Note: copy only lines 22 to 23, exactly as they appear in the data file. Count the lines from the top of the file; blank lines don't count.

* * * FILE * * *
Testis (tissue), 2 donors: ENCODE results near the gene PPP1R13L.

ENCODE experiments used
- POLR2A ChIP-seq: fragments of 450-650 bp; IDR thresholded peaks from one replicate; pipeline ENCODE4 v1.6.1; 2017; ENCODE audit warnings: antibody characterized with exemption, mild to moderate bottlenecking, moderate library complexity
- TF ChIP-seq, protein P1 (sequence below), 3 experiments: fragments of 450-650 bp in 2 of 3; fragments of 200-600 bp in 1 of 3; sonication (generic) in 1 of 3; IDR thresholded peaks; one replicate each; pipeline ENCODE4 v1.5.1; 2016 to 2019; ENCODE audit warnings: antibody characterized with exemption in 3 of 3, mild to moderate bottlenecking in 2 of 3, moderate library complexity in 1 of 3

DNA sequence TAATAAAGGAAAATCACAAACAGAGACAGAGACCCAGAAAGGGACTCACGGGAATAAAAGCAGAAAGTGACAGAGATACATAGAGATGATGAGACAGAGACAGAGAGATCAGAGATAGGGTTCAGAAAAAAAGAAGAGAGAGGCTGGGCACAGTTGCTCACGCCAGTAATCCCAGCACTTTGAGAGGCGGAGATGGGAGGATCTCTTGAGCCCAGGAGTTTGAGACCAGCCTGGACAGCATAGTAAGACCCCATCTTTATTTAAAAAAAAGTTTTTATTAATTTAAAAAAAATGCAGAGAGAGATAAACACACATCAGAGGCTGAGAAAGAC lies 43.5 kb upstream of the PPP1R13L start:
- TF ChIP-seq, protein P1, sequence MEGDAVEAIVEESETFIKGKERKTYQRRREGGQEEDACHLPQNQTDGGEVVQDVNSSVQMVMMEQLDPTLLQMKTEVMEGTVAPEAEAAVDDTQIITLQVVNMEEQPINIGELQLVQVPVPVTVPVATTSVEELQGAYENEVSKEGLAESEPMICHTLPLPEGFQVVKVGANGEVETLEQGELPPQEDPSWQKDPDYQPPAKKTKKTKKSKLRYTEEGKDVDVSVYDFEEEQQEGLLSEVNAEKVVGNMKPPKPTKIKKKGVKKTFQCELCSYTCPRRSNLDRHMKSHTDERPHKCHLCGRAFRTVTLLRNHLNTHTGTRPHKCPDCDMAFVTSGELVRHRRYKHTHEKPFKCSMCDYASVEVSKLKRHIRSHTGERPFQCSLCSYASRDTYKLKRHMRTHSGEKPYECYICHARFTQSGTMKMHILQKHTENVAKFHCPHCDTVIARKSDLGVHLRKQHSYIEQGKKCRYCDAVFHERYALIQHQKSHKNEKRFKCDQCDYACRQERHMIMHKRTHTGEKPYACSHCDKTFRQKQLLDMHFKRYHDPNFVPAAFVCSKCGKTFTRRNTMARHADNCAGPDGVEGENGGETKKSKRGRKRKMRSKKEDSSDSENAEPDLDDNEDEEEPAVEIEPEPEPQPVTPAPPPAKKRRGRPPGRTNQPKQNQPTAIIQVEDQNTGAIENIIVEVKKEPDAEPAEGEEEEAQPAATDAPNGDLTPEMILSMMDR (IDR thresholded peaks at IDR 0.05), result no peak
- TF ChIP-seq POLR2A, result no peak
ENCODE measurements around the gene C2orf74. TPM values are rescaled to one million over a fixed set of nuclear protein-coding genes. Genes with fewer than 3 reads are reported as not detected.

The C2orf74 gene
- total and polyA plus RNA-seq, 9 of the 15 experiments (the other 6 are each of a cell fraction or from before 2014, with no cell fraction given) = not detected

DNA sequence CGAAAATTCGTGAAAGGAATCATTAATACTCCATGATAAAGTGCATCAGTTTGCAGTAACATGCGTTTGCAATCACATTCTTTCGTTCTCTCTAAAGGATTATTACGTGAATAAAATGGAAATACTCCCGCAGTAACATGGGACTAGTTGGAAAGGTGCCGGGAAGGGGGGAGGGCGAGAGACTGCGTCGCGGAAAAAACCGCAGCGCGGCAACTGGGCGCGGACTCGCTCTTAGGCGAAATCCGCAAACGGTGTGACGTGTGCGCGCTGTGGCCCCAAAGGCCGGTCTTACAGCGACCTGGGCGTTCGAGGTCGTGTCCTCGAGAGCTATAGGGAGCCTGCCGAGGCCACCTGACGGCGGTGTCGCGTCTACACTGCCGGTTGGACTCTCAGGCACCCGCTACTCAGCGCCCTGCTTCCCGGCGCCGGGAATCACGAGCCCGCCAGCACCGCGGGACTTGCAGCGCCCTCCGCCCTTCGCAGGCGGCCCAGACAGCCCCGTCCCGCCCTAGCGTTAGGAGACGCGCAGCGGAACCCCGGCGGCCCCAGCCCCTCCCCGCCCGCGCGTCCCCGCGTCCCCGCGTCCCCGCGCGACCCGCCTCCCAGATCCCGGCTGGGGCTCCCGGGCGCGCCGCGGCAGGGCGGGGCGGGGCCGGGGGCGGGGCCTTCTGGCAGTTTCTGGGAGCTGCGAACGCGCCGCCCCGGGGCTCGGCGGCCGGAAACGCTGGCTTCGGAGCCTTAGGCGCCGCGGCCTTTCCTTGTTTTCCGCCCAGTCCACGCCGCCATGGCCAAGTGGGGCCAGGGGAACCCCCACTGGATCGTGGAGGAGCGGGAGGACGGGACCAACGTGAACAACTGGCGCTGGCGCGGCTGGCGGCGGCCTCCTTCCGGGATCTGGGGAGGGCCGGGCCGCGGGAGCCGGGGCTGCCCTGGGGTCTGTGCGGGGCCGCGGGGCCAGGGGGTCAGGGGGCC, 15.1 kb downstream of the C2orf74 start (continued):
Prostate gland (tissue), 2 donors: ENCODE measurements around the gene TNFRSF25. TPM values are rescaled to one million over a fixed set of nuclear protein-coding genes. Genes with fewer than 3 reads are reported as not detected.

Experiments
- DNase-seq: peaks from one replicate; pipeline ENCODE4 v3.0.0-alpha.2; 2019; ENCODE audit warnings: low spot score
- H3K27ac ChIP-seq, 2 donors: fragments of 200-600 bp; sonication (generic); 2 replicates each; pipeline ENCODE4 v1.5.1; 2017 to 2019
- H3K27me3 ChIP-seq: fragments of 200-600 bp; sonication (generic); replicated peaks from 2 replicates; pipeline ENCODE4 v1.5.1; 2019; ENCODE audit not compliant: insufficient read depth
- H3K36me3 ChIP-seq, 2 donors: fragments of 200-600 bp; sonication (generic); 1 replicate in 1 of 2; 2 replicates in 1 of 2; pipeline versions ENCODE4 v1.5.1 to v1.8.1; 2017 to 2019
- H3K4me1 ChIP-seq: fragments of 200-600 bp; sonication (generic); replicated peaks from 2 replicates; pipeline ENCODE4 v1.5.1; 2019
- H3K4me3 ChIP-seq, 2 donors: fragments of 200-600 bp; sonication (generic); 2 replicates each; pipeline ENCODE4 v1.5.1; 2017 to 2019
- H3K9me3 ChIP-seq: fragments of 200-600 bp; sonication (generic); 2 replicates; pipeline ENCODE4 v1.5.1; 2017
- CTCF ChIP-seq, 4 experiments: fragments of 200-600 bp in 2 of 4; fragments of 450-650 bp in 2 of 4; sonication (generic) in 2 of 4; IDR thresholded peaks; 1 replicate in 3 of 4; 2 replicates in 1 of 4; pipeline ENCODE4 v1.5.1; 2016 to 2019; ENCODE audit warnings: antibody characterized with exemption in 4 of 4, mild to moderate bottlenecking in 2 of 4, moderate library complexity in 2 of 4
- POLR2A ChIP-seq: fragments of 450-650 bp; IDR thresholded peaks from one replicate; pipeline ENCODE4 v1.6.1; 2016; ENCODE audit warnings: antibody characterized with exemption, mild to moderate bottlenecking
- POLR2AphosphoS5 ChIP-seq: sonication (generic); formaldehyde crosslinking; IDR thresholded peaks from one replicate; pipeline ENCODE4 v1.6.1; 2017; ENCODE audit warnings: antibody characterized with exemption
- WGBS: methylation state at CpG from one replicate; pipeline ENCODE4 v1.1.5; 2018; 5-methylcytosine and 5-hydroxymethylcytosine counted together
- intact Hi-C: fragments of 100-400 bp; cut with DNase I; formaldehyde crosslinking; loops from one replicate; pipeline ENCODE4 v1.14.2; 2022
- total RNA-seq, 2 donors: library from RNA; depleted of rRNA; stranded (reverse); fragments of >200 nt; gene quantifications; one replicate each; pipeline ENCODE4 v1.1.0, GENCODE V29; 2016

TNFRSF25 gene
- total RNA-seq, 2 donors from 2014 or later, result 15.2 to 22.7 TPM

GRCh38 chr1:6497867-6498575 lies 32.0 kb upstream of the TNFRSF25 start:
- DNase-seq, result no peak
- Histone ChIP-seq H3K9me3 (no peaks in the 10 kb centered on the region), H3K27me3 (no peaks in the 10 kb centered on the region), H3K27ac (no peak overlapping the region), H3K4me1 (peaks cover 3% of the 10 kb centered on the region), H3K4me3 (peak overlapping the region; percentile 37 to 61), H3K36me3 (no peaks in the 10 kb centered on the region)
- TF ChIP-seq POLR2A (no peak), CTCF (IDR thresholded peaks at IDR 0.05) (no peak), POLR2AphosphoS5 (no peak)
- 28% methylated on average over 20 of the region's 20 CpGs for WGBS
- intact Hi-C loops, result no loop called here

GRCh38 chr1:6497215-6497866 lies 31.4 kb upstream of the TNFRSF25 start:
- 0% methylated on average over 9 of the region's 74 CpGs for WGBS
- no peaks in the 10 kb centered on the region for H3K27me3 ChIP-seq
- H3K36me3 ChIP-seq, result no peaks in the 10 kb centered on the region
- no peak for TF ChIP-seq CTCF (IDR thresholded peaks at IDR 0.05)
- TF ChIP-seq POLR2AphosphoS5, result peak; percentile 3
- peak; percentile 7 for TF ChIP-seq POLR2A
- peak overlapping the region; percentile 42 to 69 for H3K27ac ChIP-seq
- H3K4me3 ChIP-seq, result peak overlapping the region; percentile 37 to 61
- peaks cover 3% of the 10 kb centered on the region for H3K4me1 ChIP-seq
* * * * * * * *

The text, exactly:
- POLR2A ChIP-seq: fragments of 450-650 bp; IDR thresholded peaks from one replicate; pipeline ENCODE4 v1.6.1; 2016; ENCODE audit warnings: antibody characterized with exemption, mild to moderate bottlenecking
- POLR2AphosphoS5 ChIP-seq: sonication (generic); formaldehyde crosslinking; IDR thresholded peaks from one replicate; pipeline ENCODE4 v1.6.1; 2017; ENCODE audit warnings: antibody characterized with exemption